Gris Overall Review

Just like Hellblade won the award for Games for Impact from the 2017 Game Awards, Gris did the same in 2019. There’s a deeper meaning to the game that honestly flies over my head. But maybe it won’t be lost to you.

However, this is not to say that the game is pretentious or unplayable for those who don’t have the depth to truly understand it.

There is a great enjoyment to be had, whether you have a degree in humanities/English literature or not.

#3 Best Graphics: Dear Esther: Landmark Edition

  • Developer(s): The Chinese Room
  • Platforms: PlayStation 4 (Also available on Xbox One, Microsoft Windows & OS X)
  • Release Date: 20 September 2016 (PS4)
  • Genre(s): Adventure, art, exploration

Dear Esther is the granddaddy of all walking simulators. Games like Firewatch wouldn’t be a thing without it. It has been dubbed as the most successful walking simulator of all time.

It’s another testament to the necessity of indie creativity. For those of you looking for a game that is narrative-driven, then the PlayStation 4’s version of Dear Esther may hit the spot for you.

Dear Esther: Landmark Edition Gameplay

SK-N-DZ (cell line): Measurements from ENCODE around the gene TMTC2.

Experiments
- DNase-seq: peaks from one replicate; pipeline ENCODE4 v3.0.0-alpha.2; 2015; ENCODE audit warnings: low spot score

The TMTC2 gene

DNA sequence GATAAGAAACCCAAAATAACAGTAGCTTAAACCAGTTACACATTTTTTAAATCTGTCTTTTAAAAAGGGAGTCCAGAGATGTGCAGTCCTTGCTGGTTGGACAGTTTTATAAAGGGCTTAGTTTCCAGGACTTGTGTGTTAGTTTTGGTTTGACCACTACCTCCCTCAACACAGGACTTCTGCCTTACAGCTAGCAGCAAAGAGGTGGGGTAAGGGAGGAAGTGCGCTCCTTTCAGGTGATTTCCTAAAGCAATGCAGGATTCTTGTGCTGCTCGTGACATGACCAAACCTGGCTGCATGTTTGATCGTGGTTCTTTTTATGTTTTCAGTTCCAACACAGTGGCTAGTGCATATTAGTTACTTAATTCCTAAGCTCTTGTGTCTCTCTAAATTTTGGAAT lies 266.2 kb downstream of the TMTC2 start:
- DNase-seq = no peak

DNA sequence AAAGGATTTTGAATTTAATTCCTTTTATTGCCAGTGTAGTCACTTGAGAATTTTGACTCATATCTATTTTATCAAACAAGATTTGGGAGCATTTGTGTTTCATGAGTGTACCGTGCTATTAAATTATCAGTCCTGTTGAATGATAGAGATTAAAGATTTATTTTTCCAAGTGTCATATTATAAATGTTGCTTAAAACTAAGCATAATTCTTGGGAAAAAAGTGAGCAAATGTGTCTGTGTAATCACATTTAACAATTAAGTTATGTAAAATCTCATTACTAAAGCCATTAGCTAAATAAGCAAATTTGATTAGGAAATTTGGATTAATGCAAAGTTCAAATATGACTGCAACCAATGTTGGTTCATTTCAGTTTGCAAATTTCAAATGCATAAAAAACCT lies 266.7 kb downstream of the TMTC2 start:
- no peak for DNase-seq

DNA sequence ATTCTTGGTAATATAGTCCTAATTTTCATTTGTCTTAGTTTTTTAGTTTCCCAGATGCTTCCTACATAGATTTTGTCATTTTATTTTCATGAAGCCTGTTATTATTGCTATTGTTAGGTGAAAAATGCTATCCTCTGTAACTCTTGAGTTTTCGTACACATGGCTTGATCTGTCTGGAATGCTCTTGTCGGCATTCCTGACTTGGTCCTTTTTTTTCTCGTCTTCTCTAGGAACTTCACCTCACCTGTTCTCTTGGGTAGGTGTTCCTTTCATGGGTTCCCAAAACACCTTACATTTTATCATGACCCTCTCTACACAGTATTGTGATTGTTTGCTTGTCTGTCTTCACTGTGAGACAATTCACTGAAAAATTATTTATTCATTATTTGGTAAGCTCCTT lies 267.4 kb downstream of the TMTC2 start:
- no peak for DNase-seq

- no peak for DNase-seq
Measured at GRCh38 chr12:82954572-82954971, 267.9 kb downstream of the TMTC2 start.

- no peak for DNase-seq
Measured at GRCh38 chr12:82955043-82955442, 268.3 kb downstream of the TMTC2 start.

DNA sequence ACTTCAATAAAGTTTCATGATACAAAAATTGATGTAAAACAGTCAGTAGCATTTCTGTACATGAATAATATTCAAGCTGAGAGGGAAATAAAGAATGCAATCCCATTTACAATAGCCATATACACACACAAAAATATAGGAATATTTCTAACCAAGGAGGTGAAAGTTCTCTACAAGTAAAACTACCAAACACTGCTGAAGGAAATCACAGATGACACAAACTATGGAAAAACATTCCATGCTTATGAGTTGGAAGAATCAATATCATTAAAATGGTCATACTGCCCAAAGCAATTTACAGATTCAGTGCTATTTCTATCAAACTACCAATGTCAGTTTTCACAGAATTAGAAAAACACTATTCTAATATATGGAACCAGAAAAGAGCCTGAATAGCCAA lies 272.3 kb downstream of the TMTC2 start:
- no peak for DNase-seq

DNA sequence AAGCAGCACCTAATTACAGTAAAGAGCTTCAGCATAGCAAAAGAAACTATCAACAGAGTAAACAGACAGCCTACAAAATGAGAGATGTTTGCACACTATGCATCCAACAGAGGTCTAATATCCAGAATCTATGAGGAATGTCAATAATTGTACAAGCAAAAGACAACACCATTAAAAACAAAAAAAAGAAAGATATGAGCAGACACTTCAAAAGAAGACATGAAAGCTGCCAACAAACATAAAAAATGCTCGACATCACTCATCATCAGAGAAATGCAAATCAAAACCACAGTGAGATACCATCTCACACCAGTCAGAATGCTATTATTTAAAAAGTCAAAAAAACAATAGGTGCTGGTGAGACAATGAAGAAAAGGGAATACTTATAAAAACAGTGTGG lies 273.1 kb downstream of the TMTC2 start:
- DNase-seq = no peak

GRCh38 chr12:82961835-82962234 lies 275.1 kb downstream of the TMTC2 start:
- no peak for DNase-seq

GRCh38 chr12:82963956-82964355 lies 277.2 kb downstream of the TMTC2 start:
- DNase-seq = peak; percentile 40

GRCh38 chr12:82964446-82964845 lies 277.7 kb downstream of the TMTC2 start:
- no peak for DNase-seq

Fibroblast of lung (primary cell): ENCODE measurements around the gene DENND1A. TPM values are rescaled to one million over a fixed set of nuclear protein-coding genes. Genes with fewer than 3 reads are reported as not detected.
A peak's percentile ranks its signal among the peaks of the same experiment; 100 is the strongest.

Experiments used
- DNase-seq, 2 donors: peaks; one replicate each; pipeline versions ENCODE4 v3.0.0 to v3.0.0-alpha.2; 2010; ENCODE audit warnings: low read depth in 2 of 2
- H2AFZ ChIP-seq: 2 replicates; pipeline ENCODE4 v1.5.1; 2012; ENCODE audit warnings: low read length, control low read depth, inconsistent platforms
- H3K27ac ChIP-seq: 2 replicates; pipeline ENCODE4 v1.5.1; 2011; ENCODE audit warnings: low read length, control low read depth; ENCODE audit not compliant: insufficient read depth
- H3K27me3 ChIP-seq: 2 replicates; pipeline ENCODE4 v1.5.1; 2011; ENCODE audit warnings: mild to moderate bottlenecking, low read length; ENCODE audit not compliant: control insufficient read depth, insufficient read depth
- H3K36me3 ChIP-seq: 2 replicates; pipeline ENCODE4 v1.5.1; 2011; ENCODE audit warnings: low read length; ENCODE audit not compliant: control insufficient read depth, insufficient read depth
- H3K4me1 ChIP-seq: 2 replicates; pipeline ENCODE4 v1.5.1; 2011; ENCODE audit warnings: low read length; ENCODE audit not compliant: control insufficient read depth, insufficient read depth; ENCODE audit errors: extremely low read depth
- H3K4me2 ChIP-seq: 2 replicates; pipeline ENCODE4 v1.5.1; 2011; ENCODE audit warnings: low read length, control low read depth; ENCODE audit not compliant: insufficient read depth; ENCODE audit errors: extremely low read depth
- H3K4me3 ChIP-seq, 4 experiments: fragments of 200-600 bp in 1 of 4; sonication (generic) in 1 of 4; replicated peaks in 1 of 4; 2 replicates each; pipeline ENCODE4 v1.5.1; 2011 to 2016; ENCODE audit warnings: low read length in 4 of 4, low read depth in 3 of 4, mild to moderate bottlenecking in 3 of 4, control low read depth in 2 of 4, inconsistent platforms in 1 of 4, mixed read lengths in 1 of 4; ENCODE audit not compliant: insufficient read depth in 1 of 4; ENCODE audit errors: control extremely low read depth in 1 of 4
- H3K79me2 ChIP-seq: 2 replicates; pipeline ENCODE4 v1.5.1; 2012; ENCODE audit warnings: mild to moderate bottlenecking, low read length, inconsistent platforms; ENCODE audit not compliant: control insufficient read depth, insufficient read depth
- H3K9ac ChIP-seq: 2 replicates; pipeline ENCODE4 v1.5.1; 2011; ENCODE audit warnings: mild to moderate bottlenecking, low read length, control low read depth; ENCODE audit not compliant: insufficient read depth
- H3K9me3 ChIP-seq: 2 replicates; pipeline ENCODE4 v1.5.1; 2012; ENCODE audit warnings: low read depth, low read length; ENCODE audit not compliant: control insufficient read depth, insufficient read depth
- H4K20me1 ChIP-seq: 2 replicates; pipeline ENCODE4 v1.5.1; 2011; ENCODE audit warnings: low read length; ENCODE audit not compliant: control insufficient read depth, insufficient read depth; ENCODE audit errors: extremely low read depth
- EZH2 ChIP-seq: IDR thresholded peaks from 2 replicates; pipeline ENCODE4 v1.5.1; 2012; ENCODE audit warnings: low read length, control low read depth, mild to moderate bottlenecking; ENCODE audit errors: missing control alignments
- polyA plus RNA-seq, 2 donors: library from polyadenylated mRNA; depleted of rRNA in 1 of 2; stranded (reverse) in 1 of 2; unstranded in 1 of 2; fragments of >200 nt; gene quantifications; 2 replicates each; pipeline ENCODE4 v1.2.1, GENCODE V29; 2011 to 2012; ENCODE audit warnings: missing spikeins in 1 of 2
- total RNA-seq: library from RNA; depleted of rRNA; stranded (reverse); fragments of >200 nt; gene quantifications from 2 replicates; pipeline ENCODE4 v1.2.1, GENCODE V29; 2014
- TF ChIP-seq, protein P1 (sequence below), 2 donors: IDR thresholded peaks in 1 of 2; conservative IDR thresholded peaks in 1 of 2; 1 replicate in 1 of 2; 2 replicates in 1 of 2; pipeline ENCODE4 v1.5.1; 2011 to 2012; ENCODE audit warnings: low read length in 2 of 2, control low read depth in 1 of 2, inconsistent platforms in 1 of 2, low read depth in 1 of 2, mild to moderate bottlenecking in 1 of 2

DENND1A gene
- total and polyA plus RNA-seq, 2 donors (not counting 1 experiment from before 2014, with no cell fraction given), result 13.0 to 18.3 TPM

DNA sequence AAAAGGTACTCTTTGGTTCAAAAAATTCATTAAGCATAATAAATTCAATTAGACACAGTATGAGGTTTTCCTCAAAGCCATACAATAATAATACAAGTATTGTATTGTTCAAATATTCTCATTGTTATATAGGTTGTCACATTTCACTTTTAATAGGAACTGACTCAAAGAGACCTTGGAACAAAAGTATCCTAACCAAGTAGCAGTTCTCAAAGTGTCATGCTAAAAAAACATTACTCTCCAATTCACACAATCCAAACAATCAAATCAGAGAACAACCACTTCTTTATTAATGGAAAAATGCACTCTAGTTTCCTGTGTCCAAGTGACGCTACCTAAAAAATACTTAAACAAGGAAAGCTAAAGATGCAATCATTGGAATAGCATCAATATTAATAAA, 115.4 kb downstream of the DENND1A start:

Dear Esther’s charm is in its minimal gameplay. There are no complex control schemes to learn. Like most walking simulators, the game is presented in a first-person view.

Your main objective as the player is to explore through the empty island. Not only do you find new areas on the island, but every area you find unlocks a new piece in the overarching narrative.

The story being told feels sometimes unrelated to your presence on the island. Nevertheless, it provides good motivation to keep trudging forward to find out more and complete the story.

Dear Esther: Landmark Edition Graphics

The game’s history is longer than people thing. It was first released in 2008 as a free-to-play game. Mostly to showcase the Source engine’s abilities. Since then it’s been re-mastered using the Unity engine and re-released on various platforms.